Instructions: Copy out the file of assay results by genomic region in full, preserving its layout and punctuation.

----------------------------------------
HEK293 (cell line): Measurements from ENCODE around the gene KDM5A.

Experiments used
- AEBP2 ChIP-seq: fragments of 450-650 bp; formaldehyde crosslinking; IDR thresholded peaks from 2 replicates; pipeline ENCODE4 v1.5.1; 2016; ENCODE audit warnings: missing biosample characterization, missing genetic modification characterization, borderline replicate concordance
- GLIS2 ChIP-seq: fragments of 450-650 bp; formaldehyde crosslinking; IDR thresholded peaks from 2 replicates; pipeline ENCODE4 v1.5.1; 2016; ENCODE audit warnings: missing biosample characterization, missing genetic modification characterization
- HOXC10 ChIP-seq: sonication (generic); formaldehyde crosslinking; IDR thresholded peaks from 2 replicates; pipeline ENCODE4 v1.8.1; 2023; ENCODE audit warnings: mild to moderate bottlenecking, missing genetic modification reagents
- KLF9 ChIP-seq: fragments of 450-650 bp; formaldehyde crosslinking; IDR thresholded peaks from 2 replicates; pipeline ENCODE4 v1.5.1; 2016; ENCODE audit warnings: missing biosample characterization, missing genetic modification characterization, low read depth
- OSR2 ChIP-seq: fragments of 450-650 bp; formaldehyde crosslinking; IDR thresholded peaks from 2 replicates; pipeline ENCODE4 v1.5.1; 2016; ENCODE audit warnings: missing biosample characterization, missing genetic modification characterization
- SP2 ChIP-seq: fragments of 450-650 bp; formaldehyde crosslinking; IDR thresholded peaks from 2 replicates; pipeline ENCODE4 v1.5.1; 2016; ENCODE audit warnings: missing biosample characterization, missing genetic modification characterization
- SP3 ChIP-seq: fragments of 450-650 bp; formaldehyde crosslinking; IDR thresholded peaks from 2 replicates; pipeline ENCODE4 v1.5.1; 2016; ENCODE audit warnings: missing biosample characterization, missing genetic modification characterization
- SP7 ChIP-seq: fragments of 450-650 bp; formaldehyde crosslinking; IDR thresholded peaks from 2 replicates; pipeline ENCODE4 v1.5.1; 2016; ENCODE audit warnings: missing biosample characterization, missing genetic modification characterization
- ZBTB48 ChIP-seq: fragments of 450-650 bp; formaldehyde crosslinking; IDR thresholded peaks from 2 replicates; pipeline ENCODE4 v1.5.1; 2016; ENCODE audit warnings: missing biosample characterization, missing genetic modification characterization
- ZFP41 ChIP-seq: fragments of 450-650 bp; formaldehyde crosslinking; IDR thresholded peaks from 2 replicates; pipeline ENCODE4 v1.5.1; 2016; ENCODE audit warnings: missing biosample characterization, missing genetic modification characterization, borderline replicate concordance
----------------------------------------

HEK293 (cell line): Measurements from ENCODE around the gene KDM5A.

Experiments used
- AEBP2 ChIP-seq: fragments of 450-650 bp; formaldehyde crosslinking; IDR thresholded peaks from 2 replicates; pipeline ENCODE4 v1.5.1; 2016; ENCODE audit warnings: missing biosample characterization, missing genetic modification characterization, borderline replicate concordance
- GLIS2 ChIP-seq: fragments of 450-650 bp; formaldehyde crosslinking; IDR thresholded peaks from 2 replicates; pipeline ENCODE4 v1.5.1; 2016; ENCODE audit warnings: missing biosample characterization, missing genetic modification characterization
- HOXC10 ChIP-seq: sonication (generic); formaldehyde crosslinking; IDR thresholded peaks from 2 replicates; pipeline ENCODE4 v1.8.1; 2023; ENCODE audit warnings: mild to moderate bottlenecking, missing genetic modification reagents
- KLF9 ChIP-seq: fragments of 450-650 bp; formaldehyde crosslinking; IDR thresholded peaks from 2 replicates; pipeline ENCODE4 v1.5.1; 2016; ENCODE audit warnings: missing biosample characterization, missing genetic modification characterization, low read depth
- OSR2 ChIP-seq: fragments of 450-650 bp; formaldehyde crosslinking; IDR thresholded peaks from 2 replicates; pipeline ENCODE4 v1.5.1; 2016; ENCODE audit warnings: missing biosample characterization, missing genetic modification characterization
- SP2 ChIP-seq: fragments of 450-650 bp; formaldehyde crosslinking; IDR thresholded peaks from 2 replicates; pipeline ENCODE4 v1.5.1; 2016; ENCODE audit warnings: missing biosample characterization, missing genetic modification characterization
- SP3 ChIP-seq: fragments of 450-650 bp; formaldehyde crosslinking; IDR thresholded peaks from 2 replicates; pipeline ENCODE4 v1.5.1; 2016; ENCODE audit warnings: missing biosample characterization, missing genetic modification characterization
- SP7 ChIP-seq: fragments of 450-650 bp; formaldehyde crosslinking; IDR thresholded peaks from 2 replicates; pipeline ENCODE4 v1.5.1; 2016; ENCODE audit warnings: missing biosample characterization, missing genetic modification characterization
- ZBTB48 ChIP-seq: fragments of 450-650 bp; formaldehyde crosslinking; IDR thresholded peaks from 2 replicates; pipeline ENCODE4 v1.5.1; 2016; ENCODE audit warnings: missing biosample characterization, missing genetic modification characterization
- ZFP41 ChIP-seq: fragments of 450-650 bp; formaldehyde crosslinking; IDR thresholded peaks from 2 replicates; pipeline ENCODE4 v1.5.1; 2016; ENCODE audit warnings: missing biosample characterization, missing genetic modification characterization, borderline replicate concordance